Questions to ask before accepting writing gigs
You’ve finally landed a writing gig and can’t wait to get started. However, before you accept, you should read the fine print and understand what exactly the job requires you to do.
Doing so will ensure that the writing project is successful and that you aren’t suddenly faced with any unknown working conditions. Meaning, asking questions during your gig’s interview phase will help you to decide whether that the specific writing gig is the one for you.
Although every writer has several ways to tackle a writing project, it’s always good to know what the standards are. So, let’s look at the standard questions you should ask before accepting any writing gig.
A list of questions to ask your client
1. What is the gig’s budget?
The first question you should ask is regarding the budget of the potential gig. This allows you to judge whether the time and energy required to write your work of art will be satisfactorily compensated. You will also know if your client is willing to negotiate or is stringent.
Some clients even offer alternative plans besides a standard payment. Such as; future book royalties or bylines in a popular blog.
Therefore, knowing where you stand will allow you to make the right decision on whether it’s worth accepting the writing gig or not.
2. Where will you be writing?
Every writing gig is different. As you could either be writing for a blog, ebook, product or even an entire website for example.
Therefore, you ideally want to know which medium you’ll be writing for, from the get-go. As you’ll need this information to determine if you can even write for this particular medium in the first place.
With that said, even if you’re thinking that “writing is writing” and that you can “write anything, just to get the job done” — this isn’t always the case! As for example; some people may excel in writing blog posts, whilst others excel in writing interviews and memoirs, which actually involves having an entirely different journalistic approach to writing, in order to be successful with.
Meaning, as a writer; you should have a niche and you should try to find out if your niche aligns with your client’s content’s niche too, in order to be successful in writing for it.
3. What specific topic you will be writing for?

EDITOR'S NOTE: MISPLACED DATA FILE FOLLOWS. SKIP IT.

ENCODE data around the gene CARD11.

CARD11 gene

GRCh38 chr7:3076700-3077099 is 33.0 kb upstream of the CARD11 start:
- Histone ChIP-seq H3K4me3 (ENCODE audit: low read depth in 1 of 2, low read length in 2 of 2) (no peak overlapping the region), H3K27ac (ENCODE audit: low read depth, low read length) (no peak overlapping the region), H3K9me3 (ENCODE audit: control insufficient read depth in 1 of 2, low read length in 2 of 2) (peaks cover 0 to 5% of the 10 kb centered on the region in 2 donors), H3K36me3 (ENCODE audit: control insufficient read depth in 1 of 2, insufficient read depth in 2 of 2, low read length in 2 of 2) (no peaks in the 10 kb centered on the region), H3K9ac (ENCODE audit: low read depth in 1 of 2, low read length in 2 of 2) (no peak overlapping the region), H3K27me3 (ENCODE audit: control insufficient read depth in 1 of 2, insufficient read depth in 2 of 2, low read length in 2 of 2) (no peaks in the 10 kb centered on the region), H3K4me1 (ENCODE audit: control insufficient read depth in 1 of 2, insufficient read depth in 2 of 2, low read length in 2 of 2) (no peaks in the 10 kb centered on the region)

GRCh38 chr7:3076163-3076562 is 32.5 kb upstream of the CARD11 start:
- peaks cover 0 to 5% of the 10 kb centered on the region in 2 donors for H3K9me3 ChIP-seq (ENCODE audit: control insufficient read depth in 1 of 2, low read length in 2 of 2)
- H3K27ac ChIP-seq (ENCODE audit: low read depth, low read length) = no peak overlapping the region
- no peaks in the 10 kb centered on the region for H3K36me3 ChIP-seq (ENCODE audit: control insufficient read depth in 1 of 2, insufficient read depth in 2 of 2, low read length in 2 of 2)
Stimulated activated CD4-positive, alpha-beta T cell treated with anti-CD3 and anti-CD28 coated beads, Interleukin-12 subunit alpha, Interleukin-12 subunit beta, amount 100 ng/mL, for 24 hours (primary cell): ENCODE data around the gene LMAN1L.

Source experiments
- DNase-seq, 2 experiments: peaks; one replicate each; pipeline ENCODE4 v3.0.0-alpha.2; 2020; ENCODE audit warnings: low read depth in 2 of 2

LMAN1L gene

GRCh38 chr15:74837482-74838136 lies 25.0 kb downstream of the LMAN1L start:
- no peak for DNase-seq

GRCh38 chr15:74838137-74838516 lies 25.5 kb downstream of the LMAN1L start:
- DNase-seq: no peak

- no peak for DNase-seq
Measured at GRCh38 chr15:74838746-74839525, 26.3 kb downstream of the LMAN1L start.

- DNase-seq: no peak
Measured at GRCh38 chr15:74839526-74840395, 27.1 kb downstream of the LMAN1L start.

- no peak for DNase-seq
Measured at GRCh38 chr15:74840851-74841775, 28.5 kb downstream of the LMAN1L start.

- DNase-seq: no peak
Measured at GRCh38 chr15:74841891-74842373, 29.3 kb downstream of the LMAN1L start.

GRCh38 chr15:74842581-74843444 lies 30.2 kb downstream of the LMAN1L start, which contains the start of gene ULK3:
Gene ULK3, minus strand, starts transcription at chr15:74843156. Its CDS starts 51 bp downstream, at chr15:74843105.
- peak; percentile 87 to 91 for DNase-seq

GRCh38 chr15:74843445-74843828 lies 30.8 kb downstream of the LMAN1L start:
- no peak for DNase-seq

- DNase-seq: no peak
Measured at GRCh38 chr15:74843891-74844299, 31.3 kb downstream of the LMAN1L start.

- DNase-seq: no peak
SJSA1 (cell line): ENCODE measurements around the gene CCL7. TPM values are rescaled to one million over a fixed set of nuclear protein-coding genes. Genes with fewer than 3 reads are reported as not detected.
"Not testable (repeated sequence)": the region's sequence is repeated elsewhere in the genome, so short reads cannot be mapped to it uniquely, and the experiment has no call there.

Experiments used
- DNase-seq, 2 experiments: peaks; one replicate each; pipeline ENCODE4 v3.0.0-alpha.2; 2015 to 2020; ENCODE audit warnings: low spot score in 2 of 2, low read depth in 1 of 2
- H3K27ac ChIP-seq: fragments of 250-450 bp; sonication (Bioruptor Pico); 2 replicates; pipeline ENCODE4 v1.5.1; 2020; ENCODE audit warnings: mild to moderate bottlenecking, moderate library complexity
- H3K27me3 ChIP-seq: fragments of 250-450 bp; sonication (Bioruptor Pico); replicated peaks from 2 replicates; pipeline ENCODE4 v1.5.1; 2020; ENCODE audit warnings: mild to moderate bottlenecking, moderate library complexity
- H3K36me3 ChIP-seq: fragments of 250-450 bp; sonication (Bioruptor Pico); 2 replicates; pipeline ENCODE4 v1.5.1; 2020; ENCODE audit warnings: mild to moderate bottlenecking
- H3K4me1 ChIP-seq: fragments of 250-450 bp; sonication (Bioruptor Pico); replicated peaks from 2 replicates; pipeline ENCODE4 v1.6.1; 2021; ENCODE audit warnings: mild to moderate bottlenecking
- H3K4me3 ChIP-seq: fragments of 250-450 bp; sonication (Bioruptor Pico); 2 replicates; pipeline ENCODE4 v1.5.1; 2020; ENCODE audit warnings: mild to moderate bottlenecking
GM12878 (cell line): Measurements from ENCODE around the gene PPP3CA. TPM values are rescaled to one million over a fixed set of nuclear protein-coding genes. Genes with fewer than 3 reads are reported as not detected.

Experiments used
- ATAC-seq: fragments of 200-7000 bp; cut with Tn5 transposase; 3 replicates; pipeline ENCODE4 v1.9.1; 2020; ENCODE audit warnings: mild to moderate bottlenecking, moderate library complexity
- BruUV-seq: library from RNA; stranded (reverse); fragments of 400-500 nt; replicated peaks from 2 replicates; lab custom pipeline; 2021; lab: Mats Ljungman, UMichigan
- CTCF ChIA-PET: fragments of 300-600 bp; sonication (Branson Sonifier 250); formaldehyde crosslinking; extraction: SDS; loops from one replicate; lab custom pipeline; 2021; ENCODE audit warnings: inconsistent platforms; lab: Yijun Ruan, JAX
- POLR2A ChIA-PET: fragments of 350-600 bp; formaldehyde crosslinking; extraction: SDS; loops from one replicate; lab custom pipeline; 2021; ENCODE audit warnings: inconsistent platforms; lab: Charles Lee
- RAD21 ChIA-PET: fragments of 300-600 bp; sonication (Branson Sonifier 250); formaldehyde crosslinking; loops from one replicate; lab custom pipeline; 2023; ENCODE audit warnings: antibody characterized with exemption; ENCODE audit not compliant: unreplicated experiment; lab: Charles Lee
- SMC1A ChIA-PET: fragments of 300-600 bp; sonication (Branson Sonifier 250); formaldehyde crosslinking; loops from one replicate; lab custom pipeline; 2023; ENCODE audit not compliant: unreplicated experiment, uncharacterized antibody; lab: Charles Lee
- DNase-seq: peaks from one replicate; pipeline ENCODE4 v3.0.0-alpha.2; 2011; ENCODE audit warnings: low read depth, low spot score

Now that you know where you will be writing, the next step is to learn what specific topic you will be writing for (not to be mistaken for by a niche).
As not knowing the specific topic could result in the client asking you to produce blog posts for basic uses of air conditioning, all the way to advanced uses of air conditioning in medical research for example. Therefore, knowing the writing topic beforehand can help you to prepare for the job much better.
Some clients may give you links to their business website or send a brief note on what they require from you. Therefore, it’s always a good idea to do some research before going into the gig’s interview. As reading up on these may help you to not only get the writing gig but also prepare you for when you start the job.
4. What are the deadlines?
The next thing you’ll need to know is what your client’s deadlines are. As you may not want to accept writing gigs for clients that expect 1,000-word articles written within 1-hour.
Therefore, asking for a deadline from the get-go provides you with a straight giveaway on how a client perceives the writing process in terms of research time, writing time and editing time, etc.
Having a set deadline can also help you out in other ways too. As you alone; can judge how fast or slow you could work and even help you decide if you can or cannot accomplish the writing gig successfully in order to favour it towards your client’s liking.
5. How much research is involved?
Different writing gigs require different research skills. Whilst some gigs may require you to write specifically for topics under your niche, others may require additional statistical information and more in-depth analysis to back these topics up too.
You should also make sure that you explain to your client how you go about doing your research. As depending on the gig, you might need to travel or do in-person interviews to gather this.
With all that said, you need to understand that this research takes time and how much time is given to you in order to do this is important to consider when pricing up your gigs.
6. Which country will your writing be published in?